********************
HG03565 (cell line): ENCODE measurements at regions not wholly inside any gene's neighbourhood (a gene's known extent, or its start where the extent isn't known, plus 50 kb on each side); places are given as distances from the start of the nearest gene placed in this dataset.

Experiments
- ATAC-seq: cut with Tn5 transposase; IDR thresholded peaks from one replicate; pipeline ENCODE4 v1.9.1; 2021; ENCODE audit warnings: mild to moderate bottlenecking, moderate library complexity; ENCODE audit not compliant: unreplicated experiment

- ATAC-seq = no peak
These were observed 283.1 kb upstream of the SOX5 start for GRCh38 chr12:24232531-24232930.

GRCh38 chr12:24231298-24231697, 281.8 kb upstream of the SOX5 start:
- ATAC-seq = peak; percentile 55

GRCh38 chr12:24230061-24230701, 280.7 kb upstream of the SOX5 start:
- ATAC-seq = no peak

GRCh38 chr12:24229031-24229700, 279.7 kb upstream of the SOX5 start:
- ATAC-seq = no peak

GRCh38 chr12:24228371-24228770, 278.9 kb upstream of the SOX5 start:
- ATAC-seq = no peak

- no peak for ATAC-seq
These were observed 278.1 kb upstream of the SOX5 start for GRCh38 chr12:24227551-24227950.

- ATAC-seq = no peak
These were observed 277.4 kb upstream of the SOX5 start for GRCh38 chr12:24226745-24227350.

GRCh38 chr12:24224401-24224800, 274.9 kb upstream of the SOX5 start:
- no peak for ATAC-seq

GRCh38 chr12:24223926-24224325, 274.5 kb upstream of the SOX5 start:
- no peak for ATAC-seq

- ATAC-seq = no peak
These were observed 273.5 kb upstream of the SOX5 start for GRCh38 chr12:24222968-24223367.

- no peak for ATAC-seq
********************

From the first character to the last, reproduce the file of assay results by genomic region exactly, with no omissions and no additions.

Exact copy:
HG03565 (cell line): ENCODE measurements at regions not wholly inside any gene's neighbourhood (a gene's known extent, or its start where the extent isn't known, plus 50 kb on each side); places are given as distances from the start of the nearest gene placed in this dataset.

Experiments
- ATAC-seq: cut with Tn5 transposase; IDR thresholded peaks from one replicate; pipeline ENCODE4 v1.9.1; 2021; ENCODE audit warnings: mild to moderate bottlenecking, moderate library complexity; ENCODE audit not compliant: unreplicated experiment

- ATAC-seq = no peak
These were observed 283.1 kb upstream of the SOX5 start for GRCh38 chr12:24232531-24232930.

GRCh38 chr12:24231298-24231697, 281.8 kb upstream of the SOX5 start:
- ATAC-seq = peak; percentile 55

GRCh38 chr12:24230061-24230701, 280.7 kb upstream of the SOX5 start:
- ATAC-seq = no peak

GRCh38 chr12:24229031-24229700, 279.7 kb upstream of the SOX5 start:
- ATAC-seq = no peak

GRCh38 chr12:24228371-24228770, 278.9 kb upstream of the SOX5 start:
- ATAC-seq = no peak

- no peak for ATAC-seq
These were observed 278.1 kb upstream of the SOX5 start for GRCh38 chr12:24227551-24227950.

- ATAC-seq = no peak
These were observed 277.4 kb upstream of the SOX5 start for GRCh38 chr12:24226745-24227350.

GRCh38 chr12:24224401-24224800, 274.9 kb upstream of the SOX5 start:
- no peak for ATAC-seq

GRCh38 chr12:24223926-24224325, 274.5 kb upstream of the SOX5 start:
- no peak for ATAC-seq

- ATAC-seq = no peak
These were observed 273.5 kb upstream of the SOX5 start for GRCh38 chr12:24222968-24223367.

- no peak for ATAC-seq